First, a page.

Nevertheless, MoviePass™ remained committed to leading and competing in an industry that is resistant to outside competition and change. We believe that fostering competition and change in the moviegoing industry is critical to the satisfaction of the moviegoing public and filmmakers alike.
Except movies are now experiencing shorter runs in theaters than ever or just heading straight to Netflix and there have been more weeks released with just 1 wide release in recent memory than I can remember. Plus, box office revenues are down 6% year over year. How impactful has this change been?
We thank you for your loyalty to MoviePass™ and sharing our vision for the industry. Although we do not currently know what the future holds for the MoviePass™ service, we hope to find a path that will enable us to continue the service in the future.
Come on! What future? Could a brand be more damaged than MoviePass? For the past year, once the company ran out of money and couldn’t pay the credit card bills, MoviePass was just a punchline. Hell, if you asked most people what they thought of this announcement, they’d be likely to be surprised MoviePass wasn’t already out of business. Even if there was value in the MoviePass name at one point, how could a company that constantly screwed over it’s customers for over a year ever be trusted again? I wish it weren’t true. I loved MoviePass. However, it’s a “Fool me once…” kind of thing at this point and I’ll have to settle for Regal Unlimited (slightly better than AMC A-List) and won’t give MoviePass a second thought.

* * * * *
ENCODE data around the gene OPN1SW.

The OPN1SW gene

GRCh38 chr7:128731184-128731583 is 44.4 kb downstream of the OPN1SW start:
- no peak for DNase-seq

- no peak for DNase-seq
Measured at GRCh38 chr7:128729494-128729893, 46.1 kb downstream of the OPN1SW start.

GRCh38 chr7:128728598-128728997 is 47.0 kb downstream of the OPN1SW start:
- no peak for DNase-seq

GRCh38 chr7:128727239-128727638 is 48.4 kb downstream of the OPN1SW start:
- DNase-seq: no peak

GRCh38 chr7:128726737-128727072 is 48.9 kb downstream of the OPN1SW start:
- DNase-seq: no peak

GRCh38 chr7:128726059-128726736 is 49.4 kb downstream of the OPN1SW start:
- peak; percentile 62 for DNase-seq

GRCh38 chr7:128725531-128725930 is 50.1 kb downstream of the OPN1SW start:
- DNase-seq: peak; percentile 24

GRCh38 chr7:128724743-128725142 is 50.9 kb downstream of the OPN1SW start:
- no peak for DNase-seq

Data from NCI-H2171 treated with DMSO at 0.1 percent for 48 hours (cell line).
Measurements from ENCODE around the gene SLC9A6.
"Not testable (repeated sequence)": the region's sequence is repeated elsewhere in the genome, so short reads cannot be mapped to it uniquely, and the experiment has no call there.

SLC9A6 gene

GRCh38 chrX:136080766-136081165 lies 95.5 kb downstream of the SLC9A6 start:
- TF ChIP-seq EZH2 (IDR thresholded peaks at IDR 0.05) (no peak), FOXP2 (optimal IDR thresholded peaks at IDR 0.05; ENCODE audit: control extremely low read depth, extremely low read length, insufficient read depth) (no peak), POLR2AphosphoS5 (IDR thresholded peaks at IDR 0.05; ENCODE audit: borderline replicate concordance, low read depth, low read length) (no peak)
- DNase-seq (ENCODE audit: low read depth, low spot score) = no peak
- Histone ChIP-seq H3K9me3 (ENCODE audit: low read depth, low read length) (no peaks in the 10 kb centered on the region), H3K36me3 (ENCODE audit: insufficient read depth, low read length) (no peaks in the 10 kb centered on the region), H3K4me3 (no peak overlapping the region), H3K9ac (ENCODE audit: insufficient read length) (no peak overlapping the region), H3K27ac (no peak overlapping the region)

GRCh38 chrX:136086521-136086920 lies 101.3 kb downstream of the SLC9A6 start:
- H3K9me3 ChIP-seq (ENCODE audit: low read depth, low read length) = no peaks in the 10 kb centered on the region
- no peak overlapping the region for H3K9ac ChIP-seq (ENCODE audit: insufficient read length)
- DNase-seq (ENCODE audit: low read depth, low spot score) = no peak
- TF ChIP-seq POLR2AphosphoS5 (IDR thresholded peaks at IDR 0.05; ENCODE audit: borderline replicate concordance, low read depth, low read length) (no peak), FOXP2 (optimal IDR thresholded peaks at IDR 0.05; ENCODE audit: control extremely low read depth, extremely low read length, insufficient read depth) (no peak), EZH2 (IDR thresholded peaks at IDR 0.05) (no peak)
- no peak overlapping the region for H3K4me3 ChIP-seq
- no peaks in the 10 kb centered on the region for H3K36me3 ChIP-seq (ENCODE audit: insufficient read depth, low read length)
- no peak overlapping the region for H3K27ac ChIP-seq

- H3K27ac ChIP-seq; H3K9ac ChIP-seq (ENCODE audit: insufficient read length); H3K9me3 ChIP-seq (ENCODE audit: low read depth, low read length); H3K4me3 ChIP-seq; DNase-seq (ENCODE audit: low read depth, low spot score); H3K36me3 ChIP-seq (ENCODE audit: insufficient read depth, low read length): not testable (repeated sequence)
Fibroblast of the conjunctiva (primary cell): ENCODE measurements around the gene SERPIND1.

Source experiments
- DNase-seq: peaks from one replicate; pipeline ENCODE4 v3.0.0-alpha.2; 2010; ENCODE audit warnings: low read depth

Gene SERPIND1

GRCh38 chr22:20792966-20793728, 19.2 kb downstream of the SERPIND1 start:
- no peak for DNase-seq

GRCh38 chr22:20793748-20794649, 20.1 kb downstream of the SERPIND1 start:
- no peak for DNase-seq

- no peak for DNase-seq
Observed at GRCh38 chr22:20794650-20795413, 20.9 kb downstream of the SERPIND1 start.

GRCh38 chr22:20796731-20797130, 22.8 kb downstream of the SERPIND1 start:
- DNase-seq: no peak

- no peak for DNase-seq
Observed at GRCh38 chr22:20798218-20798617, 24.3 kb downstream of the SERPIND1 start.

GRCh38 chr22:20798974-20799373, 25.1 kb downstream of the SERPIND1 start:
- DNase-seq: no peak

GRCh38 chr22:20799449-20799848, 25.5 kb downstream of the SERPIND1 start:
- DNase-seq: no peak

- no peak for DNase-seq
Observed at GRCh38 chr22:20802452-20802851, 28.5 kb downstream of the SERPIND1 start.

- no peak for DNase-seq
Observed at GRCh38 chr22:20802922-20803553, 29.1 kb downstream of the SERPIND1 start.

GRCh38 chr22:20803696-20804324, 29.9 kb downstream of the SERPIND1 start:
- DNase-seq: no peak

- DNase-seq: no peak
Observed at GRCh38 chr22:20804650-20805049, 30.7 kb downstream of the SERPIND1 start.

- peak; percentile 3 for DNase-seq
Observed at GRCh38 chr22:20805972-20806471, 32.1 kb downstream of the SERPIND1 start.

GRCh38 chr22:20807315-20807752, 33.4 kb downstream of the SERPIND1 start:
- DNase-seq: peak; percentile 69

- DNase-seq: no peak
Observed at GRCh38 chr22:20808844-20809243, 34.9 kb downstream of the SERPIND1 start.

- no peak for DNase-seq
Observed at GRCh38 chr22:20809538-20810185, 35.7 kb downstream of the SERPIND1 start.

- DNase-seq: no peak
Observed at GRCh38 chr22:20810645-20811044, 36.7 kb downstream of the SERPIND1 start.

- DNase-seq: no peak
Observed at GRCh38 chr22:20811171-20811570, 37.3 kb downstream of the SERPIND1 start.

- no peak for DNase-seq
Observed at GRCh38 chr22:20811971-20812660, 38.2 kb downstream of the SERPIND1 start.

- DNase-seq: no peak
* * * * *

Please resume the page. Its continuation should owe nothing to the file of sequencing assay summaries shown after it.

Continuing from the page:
It’s a bittersweet ending but was never a question of if it would end the way it did but when. For those of us who had MoviePass through the highs and lows, I’m sure we’ll miss it much like one thinks fondly back to a time when they went to Blockbuster to rent a movie. However, none of us would give up our streaming services to sweat out late fees and contemplate overpriced movie theater-inspired snacks, would we?